We rise.–One wandering thought pollutes the day;
    We feel, conceive or reason, laugh or weep;
    Embrace fond woe, or cast our cares away:
    It is the same!–For, be it joy or sorrow,
    The path of its departure still is free:
    Man’s yesterday may ne’er be like his morrow; 1
    Nought may endure but Mutability.

    All of the poem is of particular relevance to the notions and creative manifestations of change we see in some of Boz’s sketches, but the last four lines, here, especially catch the tone of Dicken’s idea/s…. Of course, I’m really looking forward to how these “concerns” will play out in the novels! Or won’t they?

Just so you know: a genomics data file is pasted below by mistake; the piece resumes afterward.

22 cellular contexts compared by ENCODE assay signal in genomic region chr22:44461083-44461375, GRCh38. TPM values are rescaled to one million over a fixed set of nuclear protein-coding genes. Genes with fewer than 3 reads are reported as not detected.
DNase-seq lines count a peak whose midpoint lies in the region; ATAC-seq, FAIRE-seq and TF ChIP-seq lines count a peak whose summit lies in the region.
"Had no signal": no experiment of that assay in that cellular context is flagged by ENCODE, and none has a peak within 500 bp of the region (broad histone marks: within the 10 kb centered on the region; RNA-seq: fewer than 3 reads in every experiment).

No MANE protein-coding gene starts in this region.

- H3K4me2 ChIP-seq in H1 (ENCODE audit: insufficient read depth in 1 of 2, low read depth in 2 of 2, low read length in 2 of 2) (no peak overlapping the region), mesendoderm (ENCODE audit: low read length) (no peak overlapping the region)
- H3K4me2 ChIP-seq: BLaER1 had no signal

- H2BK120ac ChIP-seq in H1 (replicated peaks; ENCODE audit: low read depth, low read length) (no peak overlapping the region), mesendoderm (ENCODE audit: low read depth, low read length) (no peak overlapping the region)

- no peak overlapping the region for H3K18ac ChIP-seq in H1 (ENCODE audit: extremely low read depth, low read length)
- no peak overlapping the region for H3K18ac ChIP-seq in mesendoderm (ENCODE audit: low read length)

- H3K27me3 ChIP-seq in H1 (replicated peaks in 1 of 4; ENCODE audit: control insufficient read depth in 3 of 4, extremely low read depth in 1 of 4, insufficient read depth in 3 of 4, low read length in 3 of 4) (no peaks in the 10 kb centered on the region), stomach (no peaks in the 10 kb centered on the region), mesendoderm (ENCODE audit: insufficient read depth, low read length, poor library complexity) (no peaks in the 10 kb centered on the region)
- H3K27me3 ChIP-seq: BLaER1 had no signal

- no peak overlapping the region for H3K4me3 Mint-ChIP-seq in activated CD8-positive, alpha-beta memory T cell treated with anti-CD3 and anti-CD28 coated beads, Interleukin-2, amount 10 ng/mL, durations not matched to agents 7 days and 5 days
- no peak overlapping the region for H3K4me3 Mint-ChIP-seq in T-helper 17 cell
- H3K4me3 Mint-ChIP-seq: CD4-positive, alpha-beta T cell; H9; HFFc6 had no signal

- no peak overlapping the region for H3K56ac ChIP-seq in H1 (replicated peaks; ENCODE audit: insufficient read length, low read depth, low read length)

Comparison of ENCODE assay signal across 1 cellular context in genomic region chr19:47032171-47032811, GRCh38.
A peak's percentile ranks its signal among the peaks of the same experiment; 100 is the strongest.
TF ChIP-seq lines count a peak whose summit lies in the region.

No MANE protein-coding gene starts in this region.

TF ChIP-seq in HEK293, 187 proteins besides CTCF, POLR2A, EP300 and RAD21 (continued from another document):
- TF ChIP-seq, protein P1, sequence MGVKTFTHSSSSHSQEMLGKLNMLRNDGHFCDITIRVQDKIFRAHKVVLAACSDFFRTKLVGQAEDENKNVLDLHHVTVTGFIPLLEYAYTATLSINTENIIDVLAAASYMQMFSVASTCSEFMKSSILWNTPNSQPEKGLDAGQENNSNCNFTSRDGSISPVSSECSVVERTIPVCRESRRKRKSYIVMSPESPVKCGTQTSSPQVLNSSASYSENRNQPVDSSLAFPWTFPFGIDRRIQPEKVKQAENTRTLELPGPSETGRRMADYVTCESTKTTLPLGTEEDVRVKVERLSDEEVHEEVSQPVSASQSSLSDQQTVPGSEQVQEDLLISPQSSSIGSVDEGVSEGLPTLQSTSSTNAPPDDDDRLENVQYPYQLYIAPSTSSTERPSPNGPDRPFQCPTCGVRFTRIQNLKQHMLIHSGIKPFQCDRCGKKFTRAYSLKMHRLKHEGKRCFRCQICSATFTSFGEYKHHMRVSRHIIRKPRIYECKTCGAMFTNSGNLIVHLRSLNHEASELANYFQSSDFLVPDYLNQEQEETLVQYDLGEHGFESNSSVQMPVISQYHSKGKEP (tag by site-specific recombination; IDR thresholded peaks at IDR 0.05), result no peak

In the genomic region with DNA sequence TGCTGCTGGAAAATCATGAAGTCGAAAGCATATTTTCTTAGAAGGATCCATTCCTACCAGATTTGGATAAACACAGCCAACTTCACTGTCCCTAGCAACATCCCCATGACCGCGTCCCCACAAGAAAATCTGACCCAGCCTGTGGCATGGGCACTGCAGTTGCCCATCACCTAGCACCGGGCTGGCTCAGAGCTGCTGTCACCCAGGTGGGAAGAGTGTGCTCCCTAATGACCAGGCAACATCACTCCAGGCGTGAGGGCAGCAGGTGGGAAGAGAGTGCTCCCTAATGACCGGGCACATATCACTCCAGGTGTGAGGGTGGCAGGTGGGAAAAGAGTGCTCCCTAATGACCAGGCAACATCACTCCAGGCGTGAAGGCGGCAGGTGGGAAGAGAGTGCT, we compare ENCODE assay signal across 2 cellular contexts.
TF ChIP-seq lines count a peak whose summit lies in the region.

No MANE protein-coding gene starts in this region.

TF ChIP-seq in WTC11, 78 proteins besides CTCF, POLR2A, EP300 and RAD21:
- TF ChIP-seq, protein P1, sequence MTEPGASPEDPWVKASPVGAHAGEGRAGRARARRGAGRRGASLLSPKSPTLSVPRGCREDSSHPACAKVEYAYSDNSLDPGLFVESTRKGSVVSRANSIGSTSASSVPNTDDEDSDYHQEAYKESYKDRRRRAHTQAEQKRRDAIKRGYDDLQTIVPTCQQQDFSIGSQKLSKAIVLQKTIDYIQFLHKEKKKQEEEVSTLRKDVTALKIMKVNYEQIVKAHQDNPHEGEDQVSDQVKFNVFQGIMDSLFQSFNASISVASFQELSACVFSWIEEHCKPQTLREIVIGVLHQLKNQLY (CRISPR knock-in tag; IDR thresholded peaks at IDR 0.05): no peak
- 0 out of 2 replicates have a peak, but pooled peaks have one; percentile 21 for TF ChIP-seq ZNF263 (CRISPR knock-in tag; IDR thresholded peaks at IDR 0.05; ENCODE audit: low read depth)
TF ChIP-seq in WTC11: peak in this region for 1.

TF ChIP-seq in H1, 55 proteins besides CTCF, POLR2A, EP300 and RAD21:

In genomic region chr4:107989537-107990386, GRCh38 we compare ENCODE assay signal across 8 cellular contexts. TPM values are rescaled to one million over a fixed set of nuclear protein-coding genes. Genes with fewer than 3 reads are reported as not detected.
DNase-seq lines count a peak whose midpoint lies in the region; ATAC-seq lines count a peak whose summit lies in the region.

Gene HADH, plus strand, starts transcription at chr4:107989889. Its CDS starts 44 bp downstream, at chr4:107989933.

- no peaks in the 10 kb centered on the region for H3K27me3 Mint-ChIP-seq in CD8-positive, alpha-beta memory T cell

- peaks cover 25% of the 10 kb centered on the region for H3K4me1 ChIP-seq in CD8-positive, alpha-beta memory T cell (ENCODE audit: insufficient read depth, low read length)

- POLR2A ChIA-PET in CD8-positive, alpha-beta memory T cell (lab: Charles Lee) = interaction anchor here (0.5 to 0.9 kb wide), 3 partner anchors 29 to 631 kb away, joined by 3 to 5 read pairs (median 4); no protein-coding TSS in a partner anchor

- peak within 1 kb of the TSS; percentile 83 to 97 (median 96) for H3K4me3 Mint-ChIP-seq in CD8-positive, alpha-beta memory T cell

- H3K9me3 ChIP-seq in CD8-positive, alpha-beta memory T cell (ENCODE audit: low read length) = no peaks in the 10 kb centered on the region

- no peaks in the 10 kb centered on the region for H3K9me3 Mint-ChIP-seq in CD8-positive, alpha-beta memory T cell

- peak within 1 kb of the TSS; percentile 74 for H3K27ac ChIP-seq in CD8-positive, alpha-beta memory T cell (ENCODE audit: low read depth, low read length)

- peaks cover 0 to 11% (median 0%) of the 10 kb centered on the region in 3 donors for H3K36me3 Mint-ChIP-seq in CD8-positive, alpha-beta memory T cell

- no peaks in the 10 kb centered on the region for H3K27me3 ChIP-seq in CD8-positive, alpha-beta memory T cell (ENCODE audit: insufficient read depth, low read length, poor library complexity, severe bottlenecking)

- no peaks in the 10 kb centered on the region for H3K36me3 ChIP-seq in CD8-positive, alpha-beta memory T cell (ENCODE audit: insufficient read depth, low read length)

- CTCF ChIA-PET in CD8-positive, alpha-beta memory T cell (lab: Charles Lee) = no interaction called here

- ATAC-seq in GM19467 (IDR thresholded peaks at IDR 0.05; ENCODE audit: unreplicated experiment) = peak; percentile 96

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  27. Lenny – Thank goodness CD wrote these things down – now, in one sense at least, they will never change because they will always be on the page. And I often think how much MORE we could have had – CD’s word output was huge with quill & ink, imagine what it would have been if he had had access to a laptop!

    Liked by 2 people

    1. Mr D with a laptop, yikes and double yikes? How many words per day would he have written?? And would they have the same intensity and density as they now have?

      Liked by 1 person

    2. … agreed!!! and if he’d lived longer. 💔 He just wore himself into the ground. But the more I think & read about Edwin Drood, the more I lament the loss of all we might’ve looked forward to…💔